ISSN: 1705-6411
Volume 15, Number 1 (November 2018)
Author: Jon Baldwin

This is a reproduction of the centrefold of the September 1977 edition of Le Magazine Littéraire1 . The cover had promised a look at ‘Twenty years of philosophy in France.’ We see an apparent genealogy of the flows of influence between older thinkers and contemporary French philosophers. There is a split between ancient Greece influence and German idealism, and Nietzsche, Marx, and Freud are the prime triumvirate. There are certain movements and approaches identified near key figures: Marxism, psychoanalysis, phenomenology, epistemology, linguistics, existentialism, and structuralism. It is structuralism which marks the half-way stage with Saussure feeding into Lévi-Strauss, who feeds into (Alain de) Benoist, Foucault, Serres, and Althusser. Some lineages might strike us as strange, and only Sartre and Lyotard are seen to be influenced by the core troika. There are some glaring and jarring omissions – no women (no De Beauvoir, Cixous, Kristeva…), and there are some glaring and jarring additions – the full roster of the nouveaux philosophes. Presumably those such as Levinas, Laruelle, Blanchot, Badiou, Nancy, etc., were yet to make a splash. One should not mistake this representation – which is in the service of promotion and a publishing house2 – for the real. However, there is an interesting anomaly here: the figure of Baudrillard.

Near the bottom, centre-right, Baudrillard in a box seems to float free of all lines and arrows of influence. Unlike all the other figures he alone, apparently influenced by no one and, in turn, influences no one. He is both inside and outside French philosophy, free from factions and genealogical ties to develop his thought. This is the year after Forget Foucault and other such provocations3 , which might explain the severing of all ties. Whatever, the case remains that in this family tree of French philosophy there is no place for Baudrillard and yet he cannot be excluded. He is homeless, outside, an orphan or otherwise without family ties. “We are the orphans of a reality that came too late.”4

This is a rather unnecessarily long winded way of trying to say thank you to Gerry Coulter for founding and running the International Journal of Baudrillard Studies – a home for outsiders and orphans. Rightly or wrongly, imaginary or not, at times everyone feels embattled. With the IJBS it felt as if there was a home. I only knew Gerry Coulter through reading his work and exchanging email and for me it was an encouraging, honest, witty and progressive relationship. He wrote about Baudrillard and associated themes with a confidence that I have yet to muster, and rather than a watered-down, bloodless, and vague figure, his Baudrillard was dynamic and pungent.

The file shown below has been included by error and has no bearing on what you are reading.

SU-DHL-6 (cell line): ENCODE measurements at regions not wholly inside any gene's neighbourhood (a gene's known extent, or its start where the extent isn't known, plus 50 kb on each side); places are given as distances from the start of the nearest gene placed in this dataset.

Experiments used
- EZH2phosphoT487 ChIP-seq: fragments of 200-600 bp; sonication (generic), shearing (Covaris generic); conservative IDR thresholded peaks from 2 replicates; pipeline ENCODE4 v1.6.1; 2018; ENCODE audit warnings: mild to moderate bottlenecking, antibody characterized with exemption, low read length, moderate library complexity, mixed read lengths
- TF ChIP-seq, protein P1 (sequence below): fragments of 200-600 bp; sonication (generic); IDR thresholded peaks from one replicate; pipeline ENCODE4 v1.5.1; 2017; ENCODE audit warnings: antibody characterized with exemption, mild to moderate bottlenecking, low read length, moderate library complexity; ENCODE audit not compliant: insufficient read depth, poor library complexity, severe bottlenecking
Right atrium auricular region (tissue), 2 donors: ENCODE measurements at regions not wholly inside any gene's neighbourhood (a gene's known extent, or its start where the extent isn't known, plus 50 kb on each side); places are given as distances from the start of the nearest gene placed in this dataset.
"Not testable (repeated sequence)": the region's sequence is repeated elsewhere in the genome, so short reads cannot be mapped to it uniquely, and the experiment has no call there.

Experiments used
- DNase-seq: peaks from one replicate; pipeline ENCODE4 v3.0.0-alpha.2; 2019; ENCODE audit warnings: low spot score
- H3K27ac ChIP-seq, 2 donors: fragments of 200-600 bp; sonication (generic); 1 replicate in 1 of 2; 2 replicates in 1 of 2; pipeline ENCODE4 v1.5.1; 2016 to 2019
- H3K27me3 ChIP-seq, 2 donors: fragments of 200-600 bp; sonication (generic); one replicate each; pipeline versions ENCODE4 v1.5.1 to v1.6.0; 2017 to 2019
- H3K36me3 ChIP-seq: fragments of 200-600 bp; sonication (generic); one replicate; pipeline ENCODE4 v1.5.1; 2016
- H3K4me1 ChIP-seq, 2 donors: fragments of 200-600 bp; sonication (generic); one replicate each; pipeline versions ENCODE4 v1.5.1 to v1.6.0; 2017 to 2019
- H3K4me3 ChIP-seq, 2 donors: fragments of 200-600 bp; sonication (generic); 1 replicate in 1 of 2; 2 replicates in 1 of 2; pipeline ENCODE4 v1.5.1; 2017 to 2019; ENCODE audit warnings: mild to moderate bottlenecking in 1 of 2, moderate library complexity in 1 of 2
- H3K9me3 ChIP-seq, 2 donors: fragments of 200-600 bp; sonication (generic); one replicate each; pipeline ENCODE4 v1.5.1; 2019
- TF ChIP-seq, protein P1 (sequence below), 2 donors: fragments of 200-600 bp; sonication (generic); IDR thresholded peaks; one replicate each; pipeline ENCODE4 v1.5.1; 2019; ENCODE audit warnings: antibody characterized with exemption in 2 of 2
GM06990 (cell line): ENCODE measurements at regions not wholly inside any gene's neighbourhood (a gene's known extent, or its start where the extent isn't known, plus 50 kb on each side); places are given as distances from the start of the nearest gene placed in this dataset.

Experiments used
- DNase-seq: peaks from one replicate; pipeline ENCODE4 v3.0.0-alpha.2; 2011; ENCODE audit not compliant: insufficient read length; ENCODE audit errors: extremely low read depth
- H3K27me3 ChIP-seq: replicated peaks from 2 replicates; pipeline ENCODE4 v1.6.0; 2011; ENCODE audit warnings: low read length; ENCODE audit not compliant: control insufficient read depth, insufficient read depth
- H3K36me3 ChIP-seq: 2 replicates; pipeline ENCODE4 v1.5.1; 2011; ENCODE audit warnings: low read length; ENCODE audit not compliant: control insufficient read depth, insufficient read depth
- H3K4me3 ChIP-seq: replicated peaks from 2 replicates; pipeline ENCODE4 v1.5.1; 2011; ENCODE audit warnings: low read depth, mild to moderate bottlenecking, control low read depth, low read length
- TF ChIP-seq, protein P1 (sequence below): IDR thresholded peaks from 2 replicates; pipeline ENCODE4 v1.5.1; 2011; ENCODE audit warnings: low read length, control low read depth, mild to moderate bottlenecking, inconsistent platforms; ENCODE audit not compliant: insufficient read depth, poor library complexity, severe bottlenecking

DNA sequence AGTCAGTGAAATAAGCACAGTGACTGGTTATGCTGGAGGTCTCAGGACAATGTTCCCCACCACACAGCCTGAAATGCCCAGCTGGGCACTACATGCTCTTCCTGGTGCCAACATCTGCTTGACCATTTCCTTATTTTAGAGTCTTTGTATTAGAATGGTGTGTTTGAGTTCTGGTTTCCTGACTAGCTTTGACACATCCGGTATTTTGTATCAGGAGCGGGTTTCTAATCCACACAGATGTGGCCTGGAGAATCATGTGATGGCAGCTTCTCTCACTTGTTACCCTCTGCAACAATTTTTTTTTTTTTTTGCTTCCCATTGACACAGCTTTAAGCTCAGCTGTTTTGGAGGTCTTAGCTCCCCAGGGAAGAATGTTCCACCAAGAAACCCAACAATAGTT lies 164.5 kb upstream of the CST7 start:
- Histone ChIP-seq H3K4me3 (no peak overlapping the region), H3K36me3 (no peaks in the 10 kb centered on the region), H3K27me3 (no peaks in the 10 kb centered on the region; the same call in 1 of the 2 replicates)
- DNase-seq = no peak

An appropriate place to begin to consider Gerry Coulter’s work would be his own writings on the passing of certain thinkers and artists in the irregular ‘Passings’ obituaries in the IJBS. Here we see Coulter in full flight as a public intellectual but with a critical purview on the supposed responsibility and demands of the intellectual. In appraising Susan Sontag, he considers that her “failure to intellectually engage Baudrillard’s criticism [on her ‘humanitarian’ visit to Sarajevo] is to be remembered as a sad chapter in an otherwise engaging intellectual life.” (Coulter 2005b) Coulter then asks, “Is it not breadth and depth that most characterize the intellectual?” (Coulter 2005b) Coulter exacted and exhibited such breadth and depth in his own work and this is never more apparent than in the ‘Passings’ sections. The series sees Coulter critically consider figures from philosophy such as Jacques Derrida (Coulter 2005a), Murray Bookchin (Coulter 2007), and Richard Rorty (Coulter 2008), writers Harold Pinter (Coulter 2009a), J.G. Ballard (Coulter 2009b) and J. D. Salinger (Coulter 2011c), master of war Robert McNamara (Coulter 2010a), anthropologist Claude Levi-Strauss (Coulter 2010b), and artists Louise Bourgeois (Coulter 2011a), Jeanne-Claude Denat de Guillebon (Coulter 2011b), Lucian Freud (Coulter 2012a) and Helen Frankenthaler (2012b). Such breadth and depth of purview and focus does indeed characterise Coulter as an all too rare intellectual.